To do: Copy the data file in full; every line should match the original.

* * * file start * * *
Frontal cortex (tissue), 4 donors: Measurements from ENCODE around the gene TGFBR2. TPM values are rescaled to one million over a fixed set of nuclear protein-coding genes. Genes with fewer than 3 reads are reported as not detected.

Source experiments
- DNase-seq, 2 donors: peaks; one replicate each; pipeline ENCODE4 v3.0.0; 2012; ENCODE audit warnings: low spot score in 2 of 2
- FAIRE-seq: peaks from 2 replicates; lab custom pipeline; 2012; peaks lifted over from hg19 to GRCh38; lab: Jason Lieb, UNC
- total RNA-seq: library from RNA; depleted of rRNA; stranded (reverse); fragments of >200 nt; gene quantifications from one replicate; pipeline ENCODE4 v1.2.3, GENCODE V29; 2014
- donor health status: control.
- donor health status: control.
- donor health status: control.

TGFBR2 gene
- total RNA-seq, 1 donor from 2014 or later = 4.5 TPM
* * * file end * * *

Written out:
Frontal cortex (tissue), 4 donors: Measurements from ENCODE around the gene TGFBR2. TPM values are rescaled to one million over a fixed set of nuclear protein-coding genes. Genes with fewer than 3 reads are reported as not detected.

Source experiments
- DNase-seq, 2 donors: peaks; one replicate each; pipeline ENCODE4 v3.0.0; 2012; ENCODE audit warnings: low spot score in 2 of 2
- FAIRE-seq: peaks from 2 replicates; lab custom pipeline; 2012; peaks lifted over from hg19 to GRCh38; lab: Jason Lieb, UNC
- total RNA-seq: library from RNA; depleted of rRNA; stranded (reverse); fragments of >200 nt; gene quantifications from one replicate; pipeline ENCODE4 v1.2.3, GENCODE V29; 2014
- donor health status: control.
- donor health status: control.
- donor health status: control.

TGFBR2 gene
- total RNA-seq, 1 donor from 2014 or later = 4.5 TPM